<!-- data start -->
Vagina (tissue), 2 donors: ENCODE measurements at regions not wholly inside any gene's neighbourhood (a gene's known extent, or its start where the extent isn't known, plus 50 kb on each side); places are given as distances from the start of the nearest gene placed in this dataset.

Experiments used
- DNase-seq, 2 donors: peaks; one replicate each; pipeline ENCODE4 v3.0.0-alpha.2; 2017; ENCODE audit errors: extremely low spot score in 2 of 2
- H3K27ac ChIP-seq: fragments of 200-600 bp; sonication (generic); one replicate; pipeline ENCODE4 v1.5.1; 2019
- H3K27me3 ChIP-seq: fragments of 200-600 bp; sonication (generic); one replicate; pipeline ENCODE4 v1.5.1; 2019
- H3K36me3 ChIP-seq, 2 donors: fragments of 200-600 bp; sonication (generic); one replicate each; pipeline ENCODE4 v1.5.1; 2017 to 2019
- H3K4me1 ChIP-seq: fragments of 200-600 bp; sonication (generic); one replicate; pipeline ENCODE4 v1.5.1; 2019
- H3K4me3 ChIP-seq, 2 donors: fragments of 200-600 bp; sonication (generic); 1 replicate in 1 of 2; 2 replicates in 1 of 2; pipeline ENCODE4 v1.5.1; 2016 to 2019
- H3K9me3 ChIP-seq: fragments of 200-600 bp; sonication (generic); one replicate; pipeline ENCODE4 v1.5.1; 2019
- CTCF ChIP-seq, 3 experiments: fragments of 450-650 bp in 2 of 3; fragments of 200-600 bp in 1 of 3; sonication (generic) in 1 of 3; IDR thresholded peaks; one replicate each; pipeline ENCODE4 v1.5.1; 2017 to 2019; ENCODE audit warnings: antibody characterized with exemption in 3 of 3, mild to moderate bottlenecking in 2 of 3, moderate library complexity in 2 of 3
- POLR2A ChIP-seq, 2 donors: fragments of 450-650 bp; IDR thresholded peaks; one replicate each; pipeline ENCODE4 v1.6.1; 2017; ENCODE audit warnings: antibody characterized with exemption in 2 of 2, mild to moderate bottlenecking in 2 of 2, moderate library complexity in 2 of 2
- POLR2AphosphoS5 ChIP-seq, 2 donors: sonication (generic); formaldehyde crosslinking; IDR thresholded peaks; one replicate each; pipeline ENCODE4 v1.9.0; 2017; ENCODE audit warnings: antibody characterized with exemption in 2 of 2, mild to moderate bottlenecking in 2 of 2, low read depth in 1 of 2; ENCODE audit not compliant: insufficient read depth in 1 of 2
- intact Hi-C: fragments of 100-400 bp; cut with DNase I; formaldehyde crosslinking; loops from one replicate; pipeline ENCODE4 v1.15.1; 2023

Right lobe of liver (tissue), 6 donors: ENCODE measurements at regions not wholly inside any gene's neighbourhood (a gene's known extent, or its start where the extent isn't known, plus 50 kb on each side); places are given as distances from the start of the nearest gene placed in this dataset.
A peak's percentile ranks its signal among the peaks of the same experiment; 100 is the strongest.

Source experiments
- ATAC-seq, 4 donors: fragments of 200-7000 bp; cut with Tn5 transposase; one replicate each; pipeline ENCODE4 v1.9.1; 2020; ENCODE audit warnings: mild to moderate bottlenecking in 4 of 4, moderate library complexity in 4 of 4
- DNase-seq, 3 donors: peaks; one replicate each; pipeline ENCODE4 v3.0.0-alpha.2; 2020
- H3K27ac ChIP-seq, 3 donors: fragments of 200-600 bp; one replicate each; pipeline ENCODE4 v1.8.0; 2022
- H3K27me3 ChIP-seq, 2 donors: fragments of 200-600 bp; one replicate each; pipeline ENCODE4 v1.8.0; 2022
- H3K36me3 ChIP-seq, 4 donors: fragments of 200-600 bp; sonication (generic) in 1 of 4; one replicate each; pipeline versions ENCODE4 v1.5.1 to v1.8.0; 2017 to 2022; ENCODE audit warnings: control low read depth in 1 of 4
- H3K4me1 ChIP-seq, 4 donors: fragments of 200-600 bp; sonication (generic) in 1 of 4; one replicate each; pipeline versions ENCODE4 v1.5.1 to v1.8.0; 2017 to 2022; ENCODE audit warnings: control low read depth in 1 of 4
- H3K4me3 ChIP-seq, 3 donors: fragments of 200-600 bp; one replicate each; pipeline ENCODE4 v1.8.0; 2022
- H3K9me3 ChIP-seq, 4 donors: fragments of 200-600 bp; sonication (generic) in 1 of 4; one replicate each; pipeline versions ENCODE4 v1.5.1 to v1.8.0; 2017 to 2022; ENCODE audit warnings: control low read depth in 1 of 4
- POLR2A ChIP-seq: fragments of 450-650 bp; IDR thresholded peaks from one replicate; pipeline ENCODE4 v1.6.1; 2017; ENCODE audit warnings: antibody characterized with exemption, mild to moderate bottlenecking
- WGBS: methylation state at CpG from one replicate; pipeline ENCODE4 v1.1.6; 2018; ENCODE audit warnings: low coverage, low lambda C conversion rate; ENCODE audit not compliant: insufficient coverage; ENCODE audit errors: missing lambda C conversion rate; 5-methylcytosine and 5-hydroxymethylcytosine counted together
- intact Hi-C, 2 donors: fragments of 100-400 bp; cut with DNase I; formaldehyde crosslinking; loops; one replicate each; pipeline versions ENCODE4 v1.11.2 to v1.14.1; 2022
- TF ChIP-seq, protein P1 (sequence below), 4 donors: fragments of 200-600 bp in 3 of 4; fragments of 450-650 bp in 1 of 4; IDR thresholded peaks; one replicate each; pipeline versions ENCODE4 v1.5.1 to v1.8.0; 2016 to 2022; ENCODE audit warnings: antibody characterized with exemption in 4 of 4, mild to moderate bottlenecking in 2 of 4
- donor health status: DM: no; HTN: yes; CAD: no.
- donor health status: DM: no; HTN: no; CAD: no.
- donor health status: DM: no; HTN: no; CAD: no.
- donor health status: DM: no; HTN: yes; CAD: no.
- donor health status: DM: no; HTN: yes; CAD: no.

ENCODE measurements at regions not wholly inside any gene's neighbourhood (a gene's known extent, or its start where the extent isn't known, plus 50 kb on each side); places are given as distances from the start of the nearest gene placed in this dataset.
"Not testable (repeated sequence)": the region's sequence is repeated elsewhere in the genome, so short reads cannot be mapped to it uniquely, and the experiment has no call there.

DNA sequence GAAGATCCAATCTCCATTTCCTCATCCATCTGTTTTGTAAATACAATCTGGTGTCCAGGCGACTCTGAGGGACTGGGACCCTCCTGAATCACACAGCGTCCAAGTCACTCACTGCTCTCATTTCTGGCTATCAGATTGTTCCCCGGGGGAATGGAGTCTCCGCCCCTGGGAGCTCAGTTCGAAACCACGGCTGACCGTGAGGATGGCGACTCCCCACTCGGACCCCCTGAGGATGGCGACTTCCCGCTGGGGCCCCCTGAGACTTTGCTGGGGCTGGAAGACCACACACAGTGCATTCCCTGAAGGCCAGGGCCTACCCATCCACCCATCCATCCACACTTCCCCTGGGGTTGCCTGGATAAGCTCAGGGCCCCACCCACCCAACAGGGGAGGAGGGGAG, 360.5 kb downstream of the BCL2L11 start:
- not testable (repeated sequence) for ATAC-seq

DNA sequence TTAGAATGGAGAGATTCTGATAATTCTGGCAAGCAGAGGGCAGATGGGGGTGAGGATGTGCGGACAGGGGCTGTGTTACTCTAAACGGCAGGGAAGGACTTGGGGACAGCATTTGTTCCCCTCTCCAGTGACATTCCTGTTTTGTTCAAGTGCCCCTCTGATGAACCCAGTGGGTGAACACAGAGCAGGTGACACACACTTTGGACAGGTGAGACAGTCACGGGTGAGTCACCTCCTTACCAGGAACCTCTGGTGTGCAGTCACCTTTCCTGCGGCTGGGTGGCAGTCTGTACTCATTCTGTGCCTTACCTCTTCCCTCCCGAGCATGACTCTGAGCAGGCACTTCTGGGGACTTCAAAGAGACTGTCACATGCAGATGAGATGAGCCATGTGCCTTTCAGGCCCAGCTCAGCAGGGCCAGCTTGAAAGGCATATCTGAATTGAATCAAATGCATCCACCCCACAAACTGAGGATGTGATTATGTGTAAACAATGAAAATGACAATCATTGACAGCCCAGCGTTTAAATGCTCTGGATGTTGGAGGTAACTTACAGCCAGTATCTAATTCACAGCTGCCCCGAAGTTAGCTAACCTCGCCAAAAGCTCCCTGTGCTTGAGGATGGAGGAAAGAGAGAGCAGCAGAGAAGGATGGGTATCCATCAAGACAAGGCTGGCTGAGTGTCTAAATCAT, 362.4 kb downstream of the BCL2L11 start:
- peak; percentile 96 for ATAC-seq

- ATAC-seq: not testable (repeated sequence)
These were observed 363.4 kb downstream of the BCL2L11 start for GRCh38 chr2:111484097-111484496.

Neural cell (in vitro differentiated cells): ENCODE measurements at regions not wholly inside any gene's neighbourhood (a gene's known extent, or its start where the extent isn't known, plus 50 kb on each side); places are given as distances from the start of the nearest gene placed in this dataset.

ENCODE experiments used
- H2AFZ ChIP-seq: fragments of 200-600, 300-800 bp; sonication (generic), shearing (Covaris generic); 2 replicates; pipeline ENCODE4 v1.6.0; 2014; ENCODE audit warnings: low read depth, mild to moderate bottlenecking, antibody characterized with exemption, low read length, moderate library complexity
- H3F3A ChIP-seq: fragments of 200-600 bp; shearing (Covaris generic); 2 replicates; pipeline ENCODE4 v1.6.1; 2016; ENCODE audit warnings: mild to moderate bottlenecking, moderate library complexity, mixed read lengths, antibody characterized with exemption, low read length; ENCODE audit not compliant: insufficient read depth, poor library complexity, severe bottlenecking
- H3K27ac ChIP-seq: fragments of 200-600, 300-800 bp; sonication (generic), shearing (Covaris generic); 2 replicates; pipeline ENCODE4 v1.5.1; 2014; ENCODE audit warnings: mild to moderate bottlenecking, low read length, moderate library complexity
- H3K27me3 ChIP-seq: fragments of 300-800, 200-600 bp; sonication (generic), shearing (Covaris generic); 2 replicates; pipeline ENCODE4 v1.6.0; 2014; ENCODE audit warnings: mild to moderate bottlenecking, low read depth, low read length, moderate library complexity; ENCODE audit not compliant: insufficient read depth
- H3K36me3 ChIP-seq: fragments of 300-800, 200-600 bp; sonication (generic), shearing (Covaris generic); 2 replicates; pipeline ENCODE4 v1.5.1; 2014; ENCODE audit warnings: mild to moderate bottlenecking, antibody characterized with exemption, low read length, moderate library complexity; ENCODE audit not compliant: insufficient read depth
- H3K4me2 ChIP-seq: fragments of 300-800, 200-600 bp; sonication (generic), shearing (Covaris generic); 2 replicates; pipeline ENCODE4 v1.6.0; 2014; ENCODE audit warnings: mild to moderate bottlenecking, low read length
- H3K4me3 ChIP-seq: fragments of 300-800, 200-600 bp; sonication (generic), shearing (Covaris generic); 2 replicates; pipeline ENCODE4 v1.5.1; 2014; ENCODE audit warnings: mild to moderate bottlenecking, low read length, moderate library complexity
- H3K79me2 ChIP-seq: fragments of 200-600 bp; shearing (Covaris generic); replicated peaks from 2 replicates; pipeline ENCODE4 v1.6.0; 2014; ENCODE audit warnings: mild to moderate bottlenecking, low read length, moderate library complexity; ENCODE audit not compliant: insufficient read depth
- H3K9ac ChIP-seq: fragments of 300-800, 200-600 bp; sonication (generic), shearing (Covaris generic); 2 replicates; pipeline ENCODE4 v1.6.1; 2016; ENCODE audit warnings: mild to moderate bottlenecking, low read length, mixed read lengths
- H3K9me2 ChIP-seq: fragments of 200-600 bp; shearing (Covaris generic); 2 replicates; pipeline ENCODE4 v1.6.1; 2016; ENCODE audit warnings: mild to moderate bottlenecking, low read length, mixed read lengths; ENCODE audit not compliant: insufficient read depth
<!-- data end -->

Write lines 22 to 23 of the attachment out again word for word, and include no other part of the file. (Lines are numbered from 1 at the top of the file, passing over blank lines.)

- H3K4me1 ChIP-seq, 4 donors: fragments of 200-600 bp; sonication (generic) in 1 of 4; one replicate each; pipeline versions ENCODE4 v1.5.1 to v1.8.0; 2017 to 2022; ENCODE audit warnings: control low read depth in 1 of 4
- H3K4me3 ChIP-seq, 3 donors: fragments of 200-600 bp; one replicate each; pipeline ENCODE4 v1.8.0; 2022